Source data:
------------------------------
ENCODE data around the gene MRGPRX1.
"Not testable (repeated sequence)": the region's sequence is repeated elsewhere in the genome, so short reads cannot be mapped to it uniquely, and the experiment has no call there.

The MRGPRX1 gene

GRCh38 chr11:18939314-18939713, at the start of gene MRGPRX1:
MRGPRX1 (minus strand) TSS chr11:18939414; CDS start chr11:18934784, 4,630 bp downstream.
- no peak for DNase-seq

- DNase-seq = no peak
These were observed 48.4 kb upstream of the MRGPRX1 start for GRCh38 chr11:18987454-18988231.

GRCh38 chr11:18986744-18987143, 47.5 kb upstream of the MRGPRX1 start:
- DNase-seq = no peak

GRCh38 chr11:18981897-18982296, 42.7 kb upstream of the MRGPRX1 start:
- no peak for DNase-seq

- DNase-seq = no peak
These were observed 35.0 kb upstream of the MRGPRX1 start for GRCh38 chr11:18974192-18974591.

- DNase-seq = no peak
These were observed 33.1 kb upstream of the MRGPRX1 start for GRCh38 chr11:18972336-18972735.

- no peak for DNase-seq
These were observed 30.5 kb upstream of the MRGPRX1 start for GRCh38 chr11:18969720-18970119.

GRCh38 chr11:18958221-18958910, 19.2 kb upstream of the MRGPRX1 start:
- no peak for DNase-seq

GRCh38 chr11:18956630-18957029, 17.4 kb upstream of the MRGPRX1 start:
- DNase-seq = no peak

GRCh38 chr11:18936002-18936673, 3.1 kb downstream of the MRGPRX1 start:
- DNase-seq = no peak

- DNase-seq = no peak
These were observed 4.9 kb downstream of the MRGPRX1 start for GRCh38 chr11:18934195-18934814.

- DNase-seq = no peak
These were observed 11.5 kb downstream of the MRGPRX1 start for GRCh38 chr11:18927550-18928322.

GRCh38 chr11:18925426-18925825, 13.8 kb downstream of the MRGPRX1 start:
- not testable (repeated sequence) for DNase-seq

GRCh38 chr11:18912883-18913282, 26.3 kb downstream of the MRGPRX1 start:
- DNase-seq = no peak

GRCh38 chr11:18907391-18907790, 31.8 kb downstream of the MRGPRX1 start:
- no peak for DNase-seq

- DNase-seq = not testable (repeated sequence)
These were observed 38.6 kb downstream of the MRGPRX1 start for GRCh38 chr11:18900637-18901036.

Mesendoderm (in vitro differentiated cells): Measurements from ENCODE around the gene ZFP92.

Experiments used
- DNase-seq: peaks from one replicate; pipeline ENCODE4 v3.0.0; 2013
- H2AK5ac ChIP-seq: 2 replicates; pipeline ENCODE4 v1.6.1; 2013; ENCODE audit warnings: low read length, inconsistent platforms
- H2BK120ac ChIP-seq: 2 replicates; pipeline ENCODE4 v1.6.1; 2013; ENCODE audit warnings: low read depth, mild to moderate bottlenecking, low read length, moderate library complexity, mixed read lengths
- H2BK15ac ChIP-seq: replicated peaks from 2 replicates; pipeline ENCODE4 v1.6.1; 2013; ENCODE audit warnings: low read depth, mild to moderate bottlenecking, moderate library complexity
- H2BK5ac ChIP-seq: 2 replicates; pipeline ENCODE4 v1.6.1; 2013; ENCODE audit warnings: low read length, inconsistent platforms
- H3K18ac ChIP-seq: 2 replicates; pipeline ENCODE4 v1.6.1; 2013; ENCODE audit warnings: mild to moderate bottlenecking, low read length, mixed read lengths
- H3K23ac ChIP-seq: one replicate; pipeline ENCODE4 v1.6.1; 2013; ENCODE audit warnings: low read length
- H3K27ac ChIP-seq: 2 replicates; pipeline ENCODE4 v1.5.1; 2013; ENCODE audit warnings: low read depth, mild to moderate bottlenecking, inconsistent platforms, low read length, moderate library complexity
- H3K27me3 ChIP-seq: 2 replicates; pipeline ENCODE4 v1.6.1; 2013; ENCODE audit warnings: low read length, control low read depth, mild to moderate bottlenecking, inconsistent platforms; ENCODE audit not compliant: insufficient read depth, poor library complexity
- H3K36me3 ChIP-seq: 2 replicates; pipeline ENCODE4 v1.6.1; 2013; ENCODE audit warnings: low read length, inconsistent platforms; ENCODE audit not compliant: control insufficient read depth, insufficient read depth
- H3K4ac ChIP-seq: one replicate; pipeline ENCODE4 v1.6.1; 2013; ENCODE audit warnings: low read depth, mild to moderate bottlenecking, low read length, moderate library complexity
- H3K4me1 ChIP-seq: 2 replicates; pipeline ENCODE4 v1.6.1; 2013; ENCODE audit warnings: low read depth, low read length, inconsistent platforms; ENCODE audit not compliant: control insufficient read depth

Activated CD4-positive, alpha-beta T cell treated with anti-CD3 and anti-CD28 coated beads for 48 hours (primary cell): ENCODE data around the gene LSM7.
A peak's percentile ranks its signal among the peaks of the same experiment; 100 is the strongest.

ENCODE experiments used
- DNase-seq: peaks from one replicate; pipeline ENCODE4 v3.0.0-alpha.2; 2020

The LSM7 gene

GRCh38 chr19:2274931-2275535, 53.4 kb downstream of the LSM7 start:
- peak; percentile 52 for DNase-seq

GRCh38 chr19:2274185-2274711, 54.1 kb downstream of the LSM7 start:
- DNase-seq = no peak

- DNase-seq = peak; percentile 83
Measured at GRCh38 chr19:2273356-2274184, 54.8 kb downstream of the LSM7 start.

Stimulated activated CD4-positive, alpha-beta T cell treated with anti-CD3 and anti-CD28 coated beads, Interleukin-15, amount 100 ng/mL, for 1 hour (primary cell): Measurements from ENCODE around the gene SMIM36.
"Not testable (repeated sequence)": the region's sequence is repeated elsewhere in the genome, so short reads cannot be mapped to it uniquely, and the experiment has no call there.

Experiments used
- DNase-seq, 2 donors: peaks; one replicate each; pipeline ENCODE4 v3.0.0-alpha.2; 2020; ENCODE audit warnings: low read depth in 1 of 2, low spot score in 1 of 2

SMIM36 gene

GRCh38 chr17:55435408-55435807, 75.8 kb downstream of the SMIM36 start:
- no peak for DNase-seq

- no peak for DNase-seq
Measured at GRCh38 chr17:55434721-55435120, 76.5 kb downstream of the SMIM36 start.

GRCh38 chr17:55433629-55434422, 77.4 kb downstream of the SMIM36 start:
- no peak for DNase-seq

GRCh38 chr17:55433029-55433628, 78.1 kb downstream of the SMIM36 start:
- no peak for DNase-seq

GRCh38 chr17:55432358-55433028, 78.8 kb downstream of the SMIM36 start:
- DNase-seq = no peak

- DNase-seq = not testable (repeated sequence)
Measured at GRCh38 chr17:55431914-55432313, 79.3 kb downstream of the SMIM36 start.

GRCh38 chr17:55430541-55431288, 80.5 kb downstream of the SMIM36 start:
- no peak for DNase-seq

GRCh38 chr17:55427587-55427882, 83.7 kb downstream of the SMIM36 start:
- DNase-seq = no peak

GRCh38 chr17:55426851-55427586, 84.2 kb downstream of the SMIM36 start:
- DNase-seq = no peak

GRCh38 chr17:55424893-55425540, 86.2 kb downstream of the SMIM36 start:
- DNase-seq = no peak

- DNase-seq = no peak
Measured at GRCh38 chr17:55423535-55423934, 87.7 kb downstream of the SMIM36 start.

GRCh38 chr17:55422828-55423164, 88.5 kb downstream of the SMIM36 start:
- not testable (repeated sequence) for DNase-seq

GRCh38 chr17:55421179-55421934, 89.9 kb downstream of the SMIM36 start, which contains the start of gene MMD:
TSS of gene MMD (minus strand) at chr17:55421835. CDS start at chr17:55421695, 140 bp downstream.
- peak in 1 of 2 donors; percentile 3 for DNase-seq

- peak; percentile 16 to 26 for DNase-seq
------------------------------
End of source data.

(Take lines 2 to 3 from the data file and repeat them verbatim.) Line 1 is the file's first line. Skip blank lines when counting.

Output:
"Not testable (repeated sequence)": the region's sequence is repeated elsewhere in the genome, so short reads cannot be mapped to it uniquely, and the experiment has no call there.

The MRGPRX1 gene